Nenagh’s St Mary’s Secondary School celebrates its centenary

Sr Kathleen Minogue, Sister of Mercy, presents Bishop Kieran O'Reilly with the key of the old St Mary's Secondary School, Nenagh, during the Mass last Friday to celebrate the school's centenary. It was also Bishop O'Reilly's last function as Bishop of Killaloe before taking over as Archbishop of Cashel and Emly Picture: Tom Doherty FIPPA
St Mary’s Secondary School marked its centenary with a celebration that drew together all the strands of the Sisters of Mercy’s legacy in the town.

St Mary’s Secondary School marked its centenary with a celebration that drew together all the strands of the Sisters of Mercy’s legacy in the town.

And the service of thanksgiving proved to be that little bit extra special with chief concelebrant Bishop Kieran O’Reilly being made Archibishop of Cashel and Emly just hours later.

The congregation, made up of students, teachers and many who have passed through the doors of St Mary’s, were welcomed to the celebration by principal Michael Dinneen.

School chaplain Sr Maureen told the gathering they were there to give thanks for the “harvest” of the sisters who started the school in the Round House in the former jail complex.

“We are here to stand on the shoulders of all who have gone before us,” she said.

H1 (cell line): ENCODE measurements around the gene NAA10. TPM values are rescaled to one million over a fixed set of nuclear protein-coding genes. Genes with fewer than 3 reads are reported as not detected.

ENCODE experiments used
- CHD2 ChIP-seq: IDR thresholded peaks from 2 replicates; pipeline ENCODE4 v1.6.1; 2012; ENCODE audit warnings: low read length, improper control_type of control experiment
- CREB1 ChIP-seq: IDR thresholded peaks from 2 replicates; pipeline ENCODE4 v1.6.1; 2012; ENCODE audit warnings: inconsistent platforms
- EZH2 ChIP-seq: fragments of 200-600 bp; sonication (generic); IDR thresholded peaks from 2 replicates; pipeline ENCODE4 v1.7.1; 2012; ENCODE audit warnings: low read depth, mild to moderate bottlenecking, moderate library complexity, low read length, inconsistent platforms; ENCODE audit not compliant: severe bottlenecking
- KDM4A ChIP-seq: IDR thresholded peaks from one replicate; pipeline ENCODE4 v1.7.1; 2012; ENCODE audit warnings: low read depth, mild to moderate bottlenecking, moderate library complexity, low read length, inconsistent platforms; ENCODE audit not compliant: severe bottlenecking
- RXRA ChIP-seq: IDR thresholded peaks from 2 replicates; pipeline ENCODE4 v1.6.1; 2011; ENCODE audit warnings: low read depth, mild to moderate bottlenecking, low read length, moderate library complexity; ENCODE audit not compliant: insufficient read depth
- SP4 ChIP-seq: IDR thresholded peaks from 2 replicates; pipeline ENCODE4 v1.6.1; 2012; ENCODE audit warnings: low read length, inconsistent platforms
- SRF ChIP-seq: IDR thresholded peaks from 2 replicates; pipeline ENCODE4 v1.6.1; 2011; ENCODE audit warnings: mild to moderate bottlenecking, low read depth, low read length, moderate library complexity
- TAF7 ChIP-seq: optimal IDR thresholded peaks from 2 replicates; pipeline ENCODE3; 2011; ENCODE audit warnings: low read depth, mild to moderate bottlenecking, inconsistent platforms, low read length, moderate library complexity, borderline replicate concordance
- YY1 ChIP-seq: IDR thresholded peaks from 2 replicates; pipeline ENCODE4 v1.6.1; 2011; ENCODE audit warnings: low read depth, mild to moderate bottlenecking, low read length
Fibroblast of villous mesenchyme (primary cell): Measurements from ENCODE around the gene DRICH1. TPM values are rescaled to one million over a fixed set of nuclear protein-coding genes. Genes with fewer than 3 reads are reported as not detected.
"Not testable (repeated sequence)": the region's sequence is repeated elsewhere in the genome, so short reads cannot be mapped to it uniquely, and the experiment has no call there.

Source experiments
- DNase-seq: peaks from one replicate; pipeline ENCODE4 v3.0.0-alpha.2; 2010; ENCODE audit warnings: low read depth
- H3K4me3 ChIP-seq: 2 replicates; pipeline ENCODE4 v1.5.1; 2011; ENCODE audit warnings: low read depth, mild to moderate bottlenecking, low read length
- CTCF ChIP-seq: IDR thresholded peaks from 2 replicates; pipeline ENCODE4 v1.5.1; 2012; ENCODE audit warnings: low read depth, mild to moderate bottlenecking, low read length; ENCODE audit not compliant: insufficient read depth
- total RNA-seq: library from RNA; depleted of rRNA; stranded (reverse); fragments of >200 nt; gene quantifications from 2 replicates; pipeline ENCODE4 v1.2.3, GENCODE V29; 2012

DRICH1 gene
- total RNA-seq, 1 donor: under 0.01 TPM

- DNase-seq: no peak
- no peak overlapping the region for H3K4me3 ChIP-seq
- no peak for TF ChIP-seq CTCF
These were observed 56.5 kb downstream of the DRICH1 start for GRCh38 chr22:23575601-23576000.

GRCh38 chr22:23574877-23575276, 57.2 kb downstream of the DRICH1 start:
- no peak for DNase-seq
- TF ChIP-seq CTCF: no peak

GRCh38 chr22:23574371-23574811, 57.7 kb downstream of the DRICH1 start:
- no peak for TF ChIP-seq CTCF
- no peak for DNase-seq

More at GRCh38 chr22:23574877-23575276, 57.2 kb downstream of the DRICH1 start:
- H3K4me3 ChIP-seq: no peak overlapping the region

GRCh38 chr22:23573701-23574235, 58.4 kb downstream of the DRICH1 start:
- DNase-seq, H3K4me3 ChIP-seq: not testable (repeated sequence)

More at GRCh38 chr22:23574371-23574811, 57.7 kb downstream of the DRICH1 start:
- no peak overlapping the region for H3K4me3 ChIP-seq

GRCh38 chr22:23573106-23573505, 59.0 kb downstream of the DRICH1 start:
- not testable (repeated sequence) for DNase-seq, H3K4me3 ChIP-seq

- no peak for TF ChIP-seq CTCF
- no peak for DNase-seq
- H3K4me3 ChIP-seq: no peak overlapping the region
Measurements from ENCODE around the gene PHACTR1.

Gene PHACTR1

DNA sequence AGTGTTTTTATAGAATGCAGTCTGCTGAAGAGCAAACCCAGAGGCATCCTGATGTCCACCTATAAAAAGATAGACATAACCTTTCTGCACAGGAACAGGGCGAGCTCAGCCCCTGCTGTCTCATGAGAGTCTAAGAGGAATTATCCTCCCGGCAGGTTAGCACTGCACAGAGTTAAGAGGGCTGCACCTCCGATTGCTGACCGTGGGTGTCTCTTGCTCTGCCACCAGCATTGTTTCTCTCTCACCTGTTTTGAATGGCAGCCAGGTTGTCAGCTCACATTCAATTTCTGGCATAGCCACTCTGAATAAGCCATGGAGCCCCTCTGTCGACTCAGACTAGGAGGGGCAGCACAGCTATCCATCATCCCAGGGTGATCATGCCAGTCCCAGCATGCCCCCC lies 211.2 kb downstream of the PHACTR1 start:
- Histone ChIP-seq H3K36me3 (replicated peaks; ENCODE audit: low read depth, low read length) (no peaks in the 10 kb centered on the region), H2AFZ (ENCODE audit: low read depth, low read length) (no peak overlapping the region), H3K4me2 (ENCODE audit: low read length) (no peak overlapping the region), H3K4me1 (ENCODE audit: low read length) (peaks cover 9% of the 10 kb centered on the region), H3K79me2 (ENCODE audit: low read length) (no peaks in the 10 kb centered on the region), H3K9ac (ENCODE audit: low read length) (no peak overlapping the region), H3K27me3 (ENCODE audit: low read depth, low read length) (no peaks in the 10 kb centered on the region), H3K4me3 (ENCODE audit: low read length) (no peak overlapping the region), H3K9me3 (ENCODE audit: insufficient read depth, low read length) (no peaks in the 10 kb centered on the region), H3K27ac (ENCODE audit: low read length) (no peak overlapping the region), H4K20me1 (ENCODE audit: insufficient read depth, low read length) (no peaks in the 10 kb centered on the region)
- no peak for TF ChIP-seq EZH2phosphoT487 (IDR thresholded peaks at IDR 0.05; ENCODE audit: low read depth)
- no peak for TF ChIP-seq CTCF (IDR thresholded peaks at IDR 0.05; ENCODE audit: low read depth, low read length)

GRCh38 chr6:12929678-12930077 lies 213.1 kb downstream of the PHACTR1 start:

The thanksgiving service began with a procession of 15 priests along with Bishop O’Reilly of Killaloe, and was followed by the bringing of the gifts to the altar.

Sr Peggy brought a centenary candle to symbolise hope, while Sr Regina brought up a picture of Sister of Mercy Order foundress Catherine McCauley. The gathering heard that just 14 years after their founding, the sisters from Birr came to Nenagh in 1854 to establish a convent. Sr Kathleen brought the original key to the Round House and people were reminded that a key that once locked people in was the key the later opened doors and gave students freedom to grow.

School librarian Elizabeth Devanney brought the bell that called the students 100 years ago; teacher Teresa Meagher brought a sculpted hand to symbolise how each child was cherished.

The school prospectus was carried by student president Sophie Hogan. Sr Angela brought the chalice given to the sisters by Fr Fleming, CC, in 1888.

In his homily, Bishop O’Reilly paid tribute to the Mercy sisters who established the school “with little resources but great courage”.

“There is nothing greater than the seed of education and we owe a great deal of gratitude to those who came here,” he said.

Bihop O’Reilly appealed to the students to “look to the past with gratitude, the present with enthusiasm and the future with confidence when the school bell stops calling you”.